Bureau of International Narcotics and Law Enforcement Affairs

Armenia is not a major drug producing country, and domestic abuse of drugs is modest. Because Armenia is landlocked and the two longest of its four borders (with Turkey and Azerbaijan) are closed, the resulting limited transport options make the country less attractive for drug trafficking. With U.S. and European Union assistance, Armenia continues to develop and implement an integrated border management regime, improving its ability to detect illegal narcotics shipments. Drug addiction treatment resources have increased in recent years, and since 2009 prior use has been decriminalized for those who seek treatment.

The most common illicit drug in Armenia is marijuana, most of which is grown locally. Both cannabis and poppies grow in the wild, and the government sponsored eradication events in August and September.

Narcotic seizures increased overall in 2013, which police attribute to an increase in staff dedicated to counternarcotic efforts. According to local law enforcement, the overwhelming majority of illicit drug imports are opiates transiting Iran, with a recent increase in methamphetamine (also from Iran). Most drugs are smuggled in trucks driven across the Iranian border crossing at Meghri.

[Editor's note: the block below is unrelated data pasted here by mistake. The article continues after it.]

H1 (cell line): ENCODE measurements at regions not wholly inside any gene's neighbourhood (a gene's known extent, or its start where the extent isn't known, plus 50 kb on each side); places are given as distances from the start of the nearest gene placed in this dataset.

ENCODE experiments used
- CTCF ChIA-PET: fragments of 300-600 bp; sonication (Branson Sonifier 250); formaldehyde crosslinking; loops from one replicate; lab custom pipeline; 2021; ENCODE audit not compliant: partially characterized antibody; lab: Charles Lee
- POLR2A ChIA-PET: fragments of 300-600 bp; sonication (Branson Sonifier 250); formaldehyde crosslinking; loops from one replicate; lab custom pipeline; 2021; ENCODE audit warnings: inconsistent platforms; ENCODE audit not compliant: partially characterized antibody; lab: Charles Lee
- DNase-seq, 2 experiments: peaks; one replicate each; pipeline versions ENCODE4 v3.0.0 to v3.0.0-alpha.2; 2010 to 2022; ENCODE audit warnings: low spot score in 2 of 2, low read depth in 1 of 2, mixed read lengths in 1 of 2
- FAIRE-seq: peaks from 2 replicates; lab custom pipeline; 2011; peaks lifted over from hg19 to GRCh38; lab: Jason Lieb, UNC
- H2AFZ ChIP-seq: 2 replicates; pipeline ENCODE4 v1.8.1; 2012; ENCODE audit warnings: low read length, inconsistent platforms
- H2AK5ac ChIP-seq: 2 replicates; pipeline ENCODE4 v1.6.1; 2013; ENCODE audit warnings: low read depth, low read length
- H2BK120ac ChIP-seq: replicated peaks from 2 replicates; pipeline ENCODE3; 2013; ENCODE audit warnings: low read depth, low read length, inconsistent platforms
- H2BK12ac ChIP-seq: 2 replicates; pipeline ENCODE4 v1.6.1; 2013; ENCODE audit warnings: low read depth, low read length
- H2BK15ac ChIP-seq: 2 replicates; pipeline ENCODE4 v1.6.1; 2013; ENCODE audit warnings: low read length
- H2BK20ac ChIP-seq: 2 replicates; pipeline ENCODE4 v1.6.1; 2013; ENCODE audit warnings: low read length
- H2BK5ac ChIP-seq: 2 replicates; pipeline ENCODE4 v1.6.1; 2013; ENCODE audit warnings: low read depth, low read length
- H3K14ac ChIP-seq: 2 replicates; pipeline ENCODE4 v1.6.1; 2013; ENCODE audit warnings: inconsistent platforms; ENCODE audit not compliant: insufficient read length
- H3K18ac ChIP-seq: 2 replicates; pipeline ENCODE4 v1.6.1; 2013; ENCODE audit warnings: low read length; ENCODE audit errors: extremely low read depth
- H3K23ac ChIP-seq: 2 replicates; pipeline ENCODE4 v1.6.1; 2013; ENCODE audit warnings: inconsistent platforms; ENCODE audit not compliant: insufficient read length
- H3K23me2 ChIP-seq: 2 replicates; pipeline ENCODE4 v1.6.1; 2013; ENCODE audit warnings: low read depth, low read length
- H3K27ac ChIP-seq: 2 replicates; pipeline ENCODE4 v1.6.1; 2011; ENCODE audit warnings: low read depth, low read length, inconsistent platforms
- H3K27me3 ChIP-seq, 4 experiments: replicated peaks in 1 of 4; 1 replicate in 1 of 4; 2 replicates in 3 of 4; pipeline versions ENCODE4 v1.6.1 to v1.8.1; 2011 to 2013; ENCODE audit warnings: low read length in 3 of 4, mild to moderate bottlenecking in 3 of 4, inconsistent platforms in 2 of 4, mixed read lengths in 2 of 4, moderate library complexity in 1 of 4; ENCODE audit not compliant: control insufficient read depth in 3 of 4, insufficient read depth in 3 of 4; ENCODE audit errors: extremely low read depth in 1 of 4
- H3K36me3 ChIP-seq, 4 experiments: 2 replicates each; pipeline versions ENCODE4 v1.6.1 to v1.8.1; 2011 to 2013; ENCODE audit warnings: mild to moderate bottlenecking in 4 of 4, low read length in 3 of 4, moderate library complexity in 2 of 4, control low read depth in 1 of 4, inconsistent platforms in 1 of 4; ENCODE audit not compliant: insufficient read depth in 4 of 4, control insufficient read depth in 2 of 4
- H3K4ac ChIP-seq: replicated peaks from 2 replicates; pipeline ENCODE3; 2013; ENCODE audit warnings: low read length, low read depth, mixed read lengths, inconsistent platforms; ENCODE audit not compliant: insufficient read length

In addition to targeting Iranian-based trafficking networks, police arrested traffickers importing both cocaine and methadone from Russia, with cooperation from Russian law enforcement authorities. Precursor chemicals are strictly regulated, and legitimate commercial users must provide status reports on chemical supplies every three months to authorities.

Synthetic drugs are a growing challenge within Armenia. To combat the rising use of the cheap and easily fabricated (but disfiguring and deadly) synthetic drug known as “krokodil,” the sale of products containing more than 10 percent codeine were controlled beginning in mid-2012. Use of the synthetic cannabinoid known as “spice” is a growing concern. With an ever-changing formula (containing both herbs and the active ingredient lorazepam), “spice” has eluded a legal ban by remaining one step ahead of law enforcement authorities. Due to the skill of the chemists employed to create the smoked medium, police believe well-funded organized crime is responsible for its manufacture and distribution. Anti-depressant medications containing buprenorphine are also illegally smuggled into Armenia from France (where it is legal) via air couriers and mail.